Sunday

29th Mar 2020

US-style 'financial socialism' not an option for Europe

The EU's economic and monetary affairs commissioner, Joaquin Almunia, has said Europe should not employ what he called "financial socialism" to solve the ongoing banking crisis by bailing out failing companies.

"Socialists like me, we are against financial socialism," he said, alluding to the multi-billion-dollar supports and nationalisations of recent weeks that Washington has engaged in to save a host of financial institutions it argues are "too big to fail."

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  • Commissioner Almunia wants greater co-ordination amongst European financial supervisors (Photo: European Community)

The commissioner - a member of Spain's centre-left Socialist Workers Party - speaking at a Madrid conference organised by Spanish bourse regulator CNMV, did nonetheless say such measures were warranted where the financial system as a whole was threatened, however.

"No one can say that there won't be anyone in Europe who will have to face a solvency problem that poses a systematic risk to the financial system," he said, according to Dow Jones Newswires.

Despite his veiled criticism of how the Bush administration has responded to the crisis, he said Europe was prepared to step into markets if the situation ever deteriorated to such a level.

"The economic authorities, financial authorities and central banks are prepared if that case were to occur in Europe," he said. "I hope it won't happen in Europe, but no one can rule it out either."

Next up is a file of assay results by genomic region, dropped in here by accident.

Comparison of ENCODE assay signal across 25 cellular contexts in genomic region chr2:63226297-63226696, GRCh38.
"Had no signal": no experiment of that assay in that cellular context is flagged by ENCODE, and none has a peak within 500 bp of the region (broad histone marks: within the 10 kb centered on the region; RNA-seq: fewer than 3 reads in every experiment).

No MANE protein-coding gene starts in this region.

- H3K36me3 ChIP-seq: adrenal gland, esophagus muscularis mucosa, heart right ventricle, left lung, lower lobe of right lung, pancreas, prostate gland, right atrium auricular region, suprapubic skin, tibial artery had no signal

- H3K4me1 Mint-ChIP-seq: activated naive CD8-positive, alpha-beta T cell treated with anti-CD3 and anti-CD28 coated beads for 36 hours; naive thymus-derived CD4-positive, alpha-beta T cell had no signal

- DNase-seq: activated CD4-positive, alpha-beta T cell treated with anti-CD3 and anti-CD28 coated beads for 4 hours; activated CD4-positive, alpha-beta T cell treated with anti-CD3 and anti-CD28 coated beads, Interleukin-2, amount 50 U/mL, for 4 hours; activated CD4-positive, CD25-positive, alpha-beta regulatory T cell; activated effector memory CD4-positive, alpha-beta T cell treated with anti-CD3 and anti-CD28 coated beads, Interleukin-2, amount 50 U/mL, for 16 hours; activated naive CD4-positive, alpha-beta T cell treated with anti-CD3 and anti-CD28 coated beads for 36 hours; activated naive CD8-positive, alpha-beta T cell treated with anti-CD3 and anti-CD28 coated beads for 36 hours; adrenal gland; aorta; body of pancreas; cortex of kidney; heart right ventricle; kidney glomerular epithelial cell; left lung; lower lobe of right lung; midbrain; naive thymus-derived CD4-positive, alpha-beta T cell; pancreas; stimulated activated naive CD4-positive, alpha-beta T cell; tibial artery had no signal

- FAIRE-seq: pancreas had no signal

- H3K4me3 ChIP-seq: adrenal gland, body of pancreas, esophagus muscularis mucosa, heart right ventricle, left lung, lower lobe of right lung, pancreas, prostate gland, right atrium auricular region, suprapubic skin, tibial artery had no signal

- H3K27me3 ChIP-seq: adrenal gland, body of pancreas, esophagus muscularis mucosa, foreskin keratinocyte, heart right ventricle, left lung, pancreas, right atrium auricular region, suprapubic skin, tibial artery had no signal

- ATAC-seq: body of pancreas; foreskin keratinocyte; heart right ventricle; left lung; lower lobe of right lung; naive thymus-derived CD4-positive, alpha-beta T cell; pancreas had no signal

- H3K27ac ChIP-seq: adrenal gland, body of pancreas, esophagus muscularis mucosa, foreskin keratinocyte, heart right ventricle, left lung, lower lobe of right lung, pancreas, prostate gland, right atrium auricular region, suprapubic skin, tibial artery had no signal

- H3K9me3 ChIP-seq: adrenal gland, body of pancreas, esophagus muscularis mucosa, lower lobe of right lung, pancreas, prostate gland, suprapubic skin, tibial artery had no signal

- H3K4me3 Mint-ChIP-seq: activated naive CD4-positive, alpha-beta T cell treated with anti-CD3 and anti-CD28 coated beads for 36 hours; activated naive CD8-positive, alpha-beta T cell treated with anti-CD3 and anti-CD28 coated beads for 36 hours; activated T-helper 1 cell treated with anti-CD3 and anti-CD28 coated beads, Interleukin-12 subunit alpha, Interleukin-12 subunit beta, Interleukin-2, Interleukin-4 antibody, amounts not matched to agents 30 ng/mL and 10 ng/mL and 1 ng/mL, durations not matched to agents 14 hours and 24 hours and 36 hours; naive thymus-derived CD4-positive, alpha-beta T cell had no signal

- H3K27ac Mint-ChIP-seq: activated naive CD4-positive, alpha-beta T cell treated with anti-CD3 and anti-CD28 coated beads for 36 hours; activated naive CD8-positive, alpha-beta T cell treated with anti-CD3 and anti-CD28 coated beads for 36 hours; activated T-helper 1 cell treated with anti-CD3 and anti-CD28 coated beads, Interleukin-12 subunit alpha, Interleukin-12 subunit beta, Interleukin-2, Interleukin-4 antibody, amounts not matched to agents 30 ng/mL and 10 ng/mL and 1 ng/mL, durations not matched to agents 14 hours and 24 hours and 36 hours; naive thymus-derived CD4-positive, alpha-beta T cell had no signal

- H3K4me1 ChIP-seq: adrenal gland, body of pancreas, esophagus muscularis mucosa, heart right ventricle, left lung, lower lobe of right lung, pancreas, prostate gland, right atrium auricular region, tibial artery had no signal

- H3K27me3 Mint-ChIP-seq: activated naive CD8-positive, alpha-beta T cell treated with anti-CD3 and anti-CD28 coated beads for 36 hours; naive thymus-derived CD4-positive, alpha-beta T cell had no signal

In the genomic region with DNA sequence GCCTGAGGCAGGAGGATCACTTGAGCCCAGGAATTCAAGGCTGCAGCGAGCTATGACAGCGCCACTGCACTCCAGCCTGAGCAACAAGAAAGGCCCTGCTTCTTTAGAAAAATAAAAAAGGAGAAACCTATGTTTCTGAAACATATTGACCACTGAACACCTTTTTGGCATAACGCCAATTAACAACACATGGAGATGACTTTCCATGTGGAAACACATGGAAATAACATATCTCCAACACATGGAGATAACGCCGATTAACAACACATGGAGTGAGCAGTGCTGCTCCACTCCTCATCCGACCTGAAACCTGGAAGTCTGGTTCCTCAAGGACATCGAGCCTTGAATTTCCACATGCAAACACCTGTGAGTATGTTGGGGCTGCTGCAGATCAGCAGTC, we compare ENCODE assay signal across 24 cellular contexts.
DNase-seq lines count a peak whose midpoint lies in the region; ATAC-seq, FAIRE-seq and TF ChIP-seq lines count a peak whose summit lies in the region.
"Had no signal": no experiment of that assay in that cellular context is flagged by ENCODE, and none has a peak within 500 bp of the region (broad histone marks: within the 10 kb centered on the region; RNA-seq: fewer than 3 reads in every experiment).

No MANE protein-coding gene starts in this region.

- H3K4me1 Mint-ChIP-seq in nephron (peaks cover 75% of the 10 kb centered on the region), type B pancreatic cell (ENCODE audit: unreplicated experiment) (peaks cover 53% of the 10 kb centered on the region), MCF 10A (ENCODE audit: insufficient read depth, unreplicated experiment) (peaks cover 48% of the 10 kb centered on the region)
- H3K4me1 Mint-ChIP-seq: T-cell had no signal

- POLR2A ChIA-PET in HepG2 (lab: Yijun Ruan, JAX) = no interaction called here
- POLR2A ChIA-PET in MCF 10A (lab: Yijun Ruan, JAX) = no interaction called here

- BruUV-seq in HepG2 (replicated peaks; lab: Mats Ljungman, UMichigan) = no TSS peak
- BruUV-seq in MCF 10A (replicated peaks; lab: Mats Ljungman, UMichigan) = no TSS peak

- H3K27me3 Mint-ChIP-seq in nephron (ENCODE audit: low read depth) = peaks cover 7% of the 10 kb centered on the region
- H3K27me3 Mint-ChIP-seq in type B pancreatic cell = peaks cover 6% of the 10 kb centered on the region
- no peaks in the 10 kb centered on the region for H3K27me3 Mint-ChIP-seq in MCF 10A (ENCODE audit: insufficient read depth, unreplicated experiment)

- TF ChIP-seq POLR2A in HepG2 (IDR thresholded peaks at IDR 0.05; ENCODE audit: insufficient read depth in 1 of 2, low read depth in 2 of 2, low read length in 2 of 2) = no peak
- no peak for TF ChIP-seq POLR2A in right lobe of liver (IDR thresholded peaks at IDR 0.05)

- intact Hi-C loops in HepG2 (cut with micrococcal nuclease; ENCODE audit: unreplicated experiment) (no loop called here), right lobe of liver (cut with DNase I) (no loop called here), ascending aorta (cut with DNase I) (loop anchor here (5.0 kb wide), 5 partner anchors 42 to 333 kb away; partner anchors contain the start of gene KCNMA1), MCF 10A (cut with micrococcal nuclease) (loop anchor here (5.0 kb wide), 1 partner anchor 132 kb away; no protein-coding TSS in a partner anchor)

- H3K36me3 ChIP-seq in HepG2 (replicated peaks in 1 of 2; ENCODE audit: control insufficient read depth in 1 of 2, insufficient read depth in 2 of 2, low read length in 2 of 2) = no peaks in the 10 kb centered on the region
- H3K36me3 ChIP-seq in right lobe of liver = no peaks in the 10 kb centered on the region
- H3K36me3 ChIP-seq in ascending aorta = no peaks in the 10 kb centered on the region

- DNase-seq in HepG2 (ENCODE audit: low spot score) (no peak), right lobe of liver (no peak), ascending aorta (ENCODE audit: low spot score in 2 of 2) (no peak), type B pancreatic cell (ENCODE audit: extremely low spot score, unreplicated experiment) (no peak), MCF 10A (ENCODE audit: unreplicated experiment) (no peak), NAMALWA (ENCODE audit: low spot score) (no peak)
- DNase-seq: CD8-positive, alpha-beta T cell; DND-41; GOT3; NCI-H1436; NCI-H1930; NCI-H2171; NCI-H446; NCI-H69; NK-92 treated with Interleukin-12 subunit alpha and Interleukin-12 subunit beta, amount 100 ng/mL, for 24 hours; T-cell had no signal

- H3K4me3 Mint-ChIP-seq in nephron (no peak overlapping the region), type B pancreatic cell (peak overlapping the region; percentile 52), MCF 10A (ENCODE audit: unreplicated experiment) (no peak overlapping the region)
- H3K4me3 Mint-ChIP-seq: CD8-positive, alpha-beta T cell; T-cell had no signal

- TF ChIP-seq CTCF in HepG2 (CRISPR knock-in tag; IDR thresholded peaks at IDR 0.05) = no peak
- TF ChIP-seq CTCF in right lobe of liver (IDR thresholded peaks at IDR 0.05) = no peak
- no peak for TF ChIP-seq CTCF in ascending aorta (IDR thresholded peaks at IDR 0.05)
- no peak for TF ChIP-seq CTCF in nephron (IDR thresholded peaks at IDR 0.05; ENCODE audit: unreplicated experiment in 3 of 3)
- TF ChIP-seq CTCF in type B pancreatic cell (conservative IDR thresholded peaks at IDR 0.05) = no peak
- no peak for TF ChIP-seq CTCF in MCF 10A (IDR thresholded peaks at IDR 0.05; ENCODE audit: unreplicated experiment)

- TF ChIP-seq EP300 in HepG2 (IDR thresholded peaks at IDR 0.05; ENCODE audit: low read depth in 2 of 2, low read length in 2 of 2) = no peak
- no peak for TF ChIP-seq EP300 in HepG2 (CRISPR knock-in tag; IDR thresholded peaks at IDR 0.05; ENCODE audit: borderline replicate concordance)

"During a financial crisis, there are different types of support, with public funds, taxpayers, which are justified by the systemic risk," he added, reports Reuters.

The commissioner said the current upheaval may continue for some time. "We still have no idea how long this turbulence will last and when normality will return to the markets."

He also said dealing with the crisis required greater co-ordination by European financial authorities.

"We need more coordinated action by supervisors than currently exists ... We must move forward faster, we cannot wait until a financial institution operating in seven or 10 countries of the European Union has problems such as those of Lehman Brothers or Bear Sterns."

In separate news on Thursday, central banks worldwide pumped €126 billion into markets in an attempt to boost liquidity.

The money was released by the US Federal Reserve to five other central banks who then made it available to financial institutions domestically.

The European Central Bank is to make €39 billion available and the Bank of England €28 billion. The Swiss National Bank and the Bank of Canada also participated in the operation.

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